To modernise the range many are being recoloured to suit the current palette in interiors (the originals are also still available) with muted neutrals across the range, and foil elements in the wallpapers. Many new designs have also been created using tile patterns found at his original house (The Red House). I was at a showing yesterday for Morris & Co, and the way in which they were presenting the fabrics (as demonstrated in the images above) proves how modern they can be -  they've mixed in Mid-Century Modern furniture with the traditional wallpapers and fabrics to give a freshness and vibrancy to the designs and show how it can  fit with modern life for a younger generation of Morris enthusiasts.

A Morris & Co display at the Art Gallery of South Australia

Here in Adelaide we are very well aware of Morris's influence on design - the second largest collection of original William Morris & Co pieces are held at the Art Gallery of South Australia (the largest collection is held by the V&A in London). His biggest patron was a wealthy Adelaide family - the Barr-Smiths, who furnished 7 of their large houses with near continual shipments of rugs, stained glass windows, furniture, tapestries, wallpapers and furnishing fabrics sent from England.

Art Gallery of South Australia

The Arts and Crafts period influenced many of the very large houses and their interiors designed in and around Adelaide (Stirling in the Adelaide Hills has many of them) - Adelaide had many wealthy families at the time from Agricultural and mining booms. As tends to happen amongst friends you will often find that one will influence the others, and many of the wealthy Adelaide families collected Morris & Co and designed houses in the then fashionable Arts and Crafts style. Most of the houses have subsequently been modernised and redecorated and lost much of the richness of the original interior design schemes as a sparser aesthetic took over. A good example is below - this grand Victorian era staircase and entry hall would have originally had rich persian rug style runners on the stairs rather than pale carpet, and walls covered with a patterned wallpaper, rather than being painted out in varying shades of cream.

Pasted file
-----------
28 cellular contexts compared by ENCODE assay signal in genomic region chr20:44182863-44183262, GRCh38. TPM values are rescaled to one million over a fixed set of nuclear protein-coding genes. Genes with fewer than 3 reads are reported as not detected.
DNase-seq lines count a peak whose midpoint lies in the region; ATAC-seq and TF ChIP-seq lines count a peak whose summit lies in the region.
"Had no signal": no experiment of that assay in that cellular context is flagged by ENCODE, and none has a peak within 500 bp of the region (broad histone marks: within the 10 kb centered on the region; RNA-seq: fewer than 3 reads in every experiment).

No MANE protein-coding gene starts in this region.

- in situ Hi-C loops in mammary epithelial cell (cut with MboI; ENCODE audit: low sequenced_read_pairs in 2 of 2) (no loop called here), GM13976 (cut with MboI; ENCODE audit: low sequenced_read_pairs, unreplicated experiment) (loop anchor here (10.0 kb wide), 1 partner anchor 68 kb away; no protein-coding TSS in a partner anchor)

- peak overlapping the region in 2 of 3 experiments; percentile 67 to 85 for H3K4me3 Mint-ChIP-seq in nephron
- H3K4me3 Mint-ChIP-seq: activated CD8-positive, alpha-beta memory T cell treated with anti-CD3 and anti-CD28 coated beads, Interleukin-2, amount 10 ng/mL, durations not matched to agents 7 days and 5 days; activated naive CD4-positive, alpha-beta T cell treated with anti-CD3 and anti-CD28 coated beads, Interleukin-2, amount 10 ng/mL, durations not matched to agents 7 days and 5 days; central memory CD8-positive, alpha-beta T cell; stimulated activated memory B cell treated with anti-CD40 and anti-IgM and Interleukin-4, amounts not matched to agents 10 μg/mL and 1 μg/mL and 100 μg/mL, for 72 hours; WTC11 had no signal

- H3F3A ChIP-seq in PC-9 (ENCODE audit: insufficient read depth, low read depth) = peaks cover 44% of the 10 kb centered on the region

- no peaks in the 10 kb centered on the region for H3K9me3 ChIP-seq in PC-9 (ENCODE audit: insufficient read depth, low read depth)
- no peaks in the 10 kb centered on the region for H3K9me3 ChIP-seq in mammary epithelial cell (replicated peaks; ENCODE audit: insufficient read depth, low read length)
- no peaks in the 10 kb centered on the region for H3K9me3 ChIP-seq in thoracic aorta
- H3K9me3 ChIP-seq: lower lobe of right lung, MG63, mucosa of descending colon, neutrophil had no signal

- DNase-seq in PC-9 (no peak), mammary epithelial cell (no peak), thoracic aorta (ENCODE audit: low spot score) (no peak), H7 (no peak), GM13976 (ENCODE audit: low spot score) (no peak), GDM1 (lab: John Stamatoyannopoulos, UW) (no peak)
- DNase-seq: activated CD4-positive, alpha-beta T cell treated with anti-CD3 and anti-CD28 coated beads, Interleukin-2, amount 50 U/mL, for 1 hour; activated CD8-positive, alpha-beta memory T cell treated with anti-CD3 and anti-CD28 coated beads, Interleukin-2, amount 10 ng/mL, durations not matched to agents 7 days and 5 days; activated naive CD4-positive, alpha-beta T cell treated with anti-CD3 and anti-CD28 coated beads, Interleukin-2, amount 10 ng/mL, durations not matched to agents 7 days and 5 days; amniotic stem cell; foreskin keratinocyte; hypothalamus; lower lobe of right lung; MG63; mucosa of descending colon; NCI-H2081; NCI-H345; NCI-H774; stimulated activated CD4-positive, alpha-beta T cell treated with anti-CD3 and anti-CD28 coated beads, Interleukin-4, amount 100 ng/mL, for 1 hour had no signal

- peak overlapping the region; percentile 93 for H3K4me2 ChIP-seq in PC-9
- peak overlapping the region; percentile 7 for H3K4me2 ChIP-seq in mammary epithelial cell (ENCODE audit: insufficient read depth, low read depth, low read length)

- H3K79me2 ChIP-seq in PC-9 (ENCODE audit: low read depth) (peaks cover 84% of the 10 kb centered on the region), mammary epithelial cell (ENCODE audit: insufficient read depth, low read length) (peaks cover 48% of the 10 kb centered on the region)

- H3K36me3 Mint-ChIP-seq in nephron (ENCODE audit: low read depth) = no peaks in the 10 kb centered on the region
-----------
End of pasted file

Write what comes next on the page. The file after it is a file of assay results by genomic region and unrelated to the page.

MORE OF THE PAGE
If you're fortunate to be in Birmingham in the UK this summer, then you'll be able to view the exhibition of Birmingham's Holy Grail tapestries at the Birmingham Museum and Art Gallery. They are exhibited very infrequently due to their light sensitivity, but are stunningly detailed and large scale - worth a look if you can get there.

Holy Grail tapestry via Birmingham Museum and Art Gallery

Apparently there is also an upcoming collaboration between British clothing manufacturer Barbour and Morris & Co with Barbour jackets being lined with his iconic fabric designs.

This all just proves that everything old is new again, it's all just tweaked a smidge to make it current… and that the fickle wheel of fashion is moving yet again to embrace the Arts and Crafts aesthetic.

back corner of the garden - hard to believe this is only 6 months old.

Up until the past few days, it's been an unusually cool start to Autumn in Adelaide. This has meant that for once the weather is matching what the season says it is supposed to be - we've had rain, grey days and crisp days and nights, rather than the usual March bake of 40C weather and Autumn fashions in the stores.

David Austin "Golden Celebration"

Leaves are turning bright crimson and saffron colours in the garden, but there are still the last of the roses putting on a display as well.


I went to a lovely Afternoon Tea at a friend's house out in her garden (it's currently School Holidays) - this was the setting. It wasn't quite so serenely peaceful as it might look in this photo though, as sitting at the adjacent table were 7 children under the age of 9 all demanding constant top ups of drinks, scones and sandwiches.



My children have spent a day collecting pine cones up in the hills in my Dad's garden, which which I've created a few arrangements in lieu of flowers about the place.  



And I've been cooking up a storm out of my new cookbook, Jamie Oliver's "Comfort Food". I've always found his recipes to be very reliable. I've so far made the Moussaka and the Slow Cooked Shoulder of Pork with a fennel and potato gratin. Both were big hits, although the Moussaka was frankly very time consuming. The Pork was cooked for an Easter Lunch with my family, and was perfect as I put it in the oven the night before and let it cook away slowly overnight leaving the morning free for the egg hunt and other Eastery things with the children.



views down the side garden

With the change in season I've been turning out cupboards and drawers all through the house and taking large boxes of outgrown or worn out clothes to the Charity shop. I haven't yet read the cult book "The Life Changing Magic of Tidying Up" by Marie Kondo but may yet do so - have any of you read it? Thoughts? The clear out has left room for a couple of new Winter additions though.